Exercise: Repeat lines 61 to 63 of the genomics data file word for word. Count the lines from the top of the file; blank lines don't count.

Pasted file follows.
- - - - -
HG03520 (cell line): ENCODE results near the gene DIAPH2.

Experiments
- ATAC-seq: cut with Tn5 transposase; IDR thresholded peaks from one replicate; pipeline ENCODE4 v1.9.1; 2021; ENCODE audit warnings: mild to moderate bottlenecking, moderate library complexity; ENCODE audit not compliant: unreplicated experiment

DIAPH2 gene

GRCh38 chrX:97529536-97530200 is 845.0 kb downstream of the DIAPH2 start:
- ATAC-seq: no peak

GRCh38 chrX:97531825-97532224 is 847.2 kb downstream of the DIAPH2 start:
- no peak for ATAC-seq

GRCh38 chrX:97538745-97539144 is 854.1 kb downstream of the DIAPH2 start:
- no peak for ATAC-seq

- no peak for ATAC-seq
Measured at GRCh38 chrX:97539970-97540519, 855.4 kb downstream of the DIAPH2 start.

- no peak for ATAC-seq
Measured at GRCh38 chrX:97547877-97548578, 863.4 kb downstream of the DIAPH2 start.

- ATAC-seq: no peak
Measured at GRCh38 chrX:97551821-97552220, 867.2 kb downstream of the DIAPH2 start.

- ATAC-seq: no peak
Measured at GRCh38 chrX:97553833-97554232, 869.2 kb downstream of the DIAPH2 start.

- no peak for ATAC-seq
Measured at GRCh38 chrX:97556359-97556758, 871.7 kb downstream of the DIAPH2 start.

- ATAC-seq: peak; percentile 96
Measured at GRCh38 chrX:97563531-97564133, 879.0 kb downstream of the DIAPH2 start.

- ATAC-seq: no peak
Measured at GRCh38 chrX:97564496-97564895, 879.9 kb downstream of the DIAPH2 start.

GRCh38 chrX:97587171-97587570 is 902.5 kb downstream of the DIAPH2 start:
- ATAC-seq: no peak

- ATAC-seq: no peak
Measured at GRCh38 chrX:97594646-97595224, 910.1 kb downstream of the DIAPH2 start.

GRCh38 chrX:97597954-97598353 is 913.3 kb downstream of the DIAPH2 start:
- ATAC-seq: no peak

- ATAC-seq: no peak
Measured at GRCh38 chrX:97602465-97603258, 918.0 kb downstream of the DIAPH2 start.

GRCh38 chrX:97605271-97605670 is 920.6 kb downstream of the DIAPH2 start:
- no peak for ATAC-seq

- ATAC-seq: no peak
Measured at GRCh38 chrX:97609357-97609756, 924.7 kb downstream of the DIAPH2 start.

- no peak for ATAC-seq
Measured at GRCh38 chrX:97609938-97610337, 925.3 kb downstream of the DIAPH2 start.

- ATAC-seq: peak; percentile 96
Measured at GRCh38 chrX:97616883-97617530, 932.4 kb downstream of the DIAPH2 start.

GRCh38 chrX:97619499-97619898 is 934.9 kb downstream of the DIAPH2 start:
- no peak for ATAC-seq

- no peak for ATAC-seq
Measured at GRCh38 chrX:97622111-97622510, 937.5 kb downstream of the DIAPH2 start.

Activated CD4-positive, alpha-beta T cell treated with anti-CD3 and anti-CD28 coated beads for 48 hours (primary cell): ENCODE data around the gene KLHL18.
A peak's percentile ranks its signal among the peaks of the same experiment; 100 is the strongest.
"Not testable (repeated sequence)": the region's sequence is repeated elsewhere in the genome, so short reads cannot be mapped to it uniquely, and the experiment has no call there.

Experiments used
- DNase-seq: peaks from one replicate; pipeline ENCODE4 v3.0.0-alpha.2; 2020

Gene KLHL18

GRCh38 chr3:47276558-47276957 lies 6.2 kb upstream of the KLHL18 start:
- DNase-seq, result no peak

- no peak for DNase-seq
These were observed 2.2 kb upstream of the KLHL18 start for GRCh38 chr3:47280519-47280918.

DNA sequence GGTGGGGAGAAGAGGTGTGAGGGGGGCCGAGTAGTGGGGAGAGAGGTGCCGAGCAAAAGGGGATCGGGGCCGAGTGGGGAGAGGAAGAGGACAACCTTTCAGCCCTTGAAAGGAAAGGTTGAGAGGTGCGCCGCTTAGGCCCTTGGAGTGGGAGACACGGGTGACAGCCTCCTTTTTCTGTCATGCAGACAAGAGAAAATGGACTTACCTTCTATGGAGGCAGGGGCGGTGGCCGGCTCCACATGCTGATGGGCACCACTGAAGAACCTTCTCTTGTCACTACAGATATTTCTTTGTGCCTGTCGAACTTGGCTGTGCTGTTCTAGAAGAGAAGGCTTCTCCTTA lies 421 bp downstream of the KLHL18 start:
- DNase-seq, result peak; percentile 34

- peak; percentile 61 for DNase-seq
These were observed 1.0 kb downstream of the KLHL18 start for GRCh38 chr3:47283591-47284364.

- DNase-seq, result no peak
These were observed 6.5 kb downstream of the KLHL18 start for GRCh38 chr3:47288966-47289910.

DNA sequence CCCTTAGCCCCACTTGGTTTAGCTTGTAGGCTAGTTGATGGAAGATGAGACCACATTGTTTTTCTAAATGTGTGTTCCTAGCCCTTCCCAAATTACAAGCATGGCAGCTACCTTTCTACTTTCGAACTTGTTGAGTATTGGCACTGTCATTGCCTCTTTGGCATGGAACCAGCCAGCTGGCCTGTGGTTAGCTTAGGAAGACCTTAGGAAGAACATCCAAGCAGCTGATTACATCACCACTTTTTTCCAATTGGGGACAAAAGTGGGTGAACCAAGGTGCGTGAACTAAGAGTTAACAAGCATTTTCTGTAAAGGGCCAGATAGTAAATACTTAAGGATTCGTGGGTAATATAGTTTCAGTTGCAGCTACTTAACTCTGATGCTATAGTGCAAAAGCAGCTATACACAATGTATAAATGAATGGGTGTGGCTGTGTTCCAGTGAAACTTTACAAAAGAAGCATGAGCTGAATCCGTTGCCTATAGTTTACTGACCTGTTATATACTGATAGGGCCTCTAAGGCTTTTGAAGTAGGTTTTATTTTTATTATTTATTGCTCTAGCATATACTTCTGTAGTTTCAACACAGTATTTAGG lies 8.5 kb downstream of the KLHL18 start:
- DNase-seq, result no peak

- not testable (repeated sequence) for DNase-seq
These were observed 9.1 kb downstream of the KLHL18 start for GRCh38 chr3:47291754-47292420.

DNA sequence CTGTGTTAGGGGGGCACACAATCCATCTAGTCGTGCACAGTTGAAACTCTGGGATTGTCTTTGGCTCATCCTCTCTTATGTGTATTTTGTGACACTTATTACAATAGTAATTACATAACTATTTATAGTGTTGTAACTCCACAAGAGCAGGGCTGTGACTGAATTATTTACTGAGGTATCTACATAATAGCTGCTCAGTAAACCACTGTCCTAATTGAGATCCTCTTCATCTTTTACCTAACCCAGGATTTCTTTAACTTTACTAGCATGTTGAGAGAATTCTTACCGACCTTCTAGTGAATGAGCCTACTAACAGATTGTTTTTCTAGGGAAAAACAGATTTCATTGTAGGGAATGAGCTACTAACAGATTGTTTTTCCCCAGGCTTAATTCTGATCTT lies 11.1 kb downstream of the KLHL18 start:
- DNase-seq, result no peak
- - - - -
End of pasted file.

DNA sequence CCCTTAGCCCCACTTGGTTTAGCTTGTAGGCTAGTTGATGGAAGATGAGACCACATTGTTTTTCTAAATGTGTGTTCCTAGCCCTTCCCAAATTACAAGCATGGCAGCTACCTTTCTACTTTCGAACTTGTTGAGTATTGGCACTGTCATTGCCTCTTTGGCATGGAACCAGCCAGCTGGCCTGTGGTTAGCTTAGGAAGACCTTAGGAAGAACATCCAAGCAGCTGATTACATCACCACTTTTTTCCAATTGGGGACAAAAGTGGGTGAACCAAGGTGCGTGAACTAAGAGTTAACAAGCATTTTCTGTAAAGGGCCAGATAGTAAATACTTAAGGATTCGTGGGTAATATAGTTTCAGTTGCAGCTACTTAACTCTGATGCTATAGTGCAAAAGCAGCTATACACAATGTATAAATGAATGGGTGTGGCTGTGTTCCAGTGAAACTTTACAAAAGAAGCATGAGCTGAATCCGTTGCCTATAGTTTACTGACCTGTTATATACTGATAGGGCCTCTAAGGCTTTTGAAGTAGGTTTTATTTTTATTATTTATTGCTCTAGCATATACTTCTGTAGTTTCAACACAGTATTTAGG lies 8.5 kb downstream of the KLHL18 start:
- DNase-seq, result no peak

- not testable (repeated sequence) for DNase-seq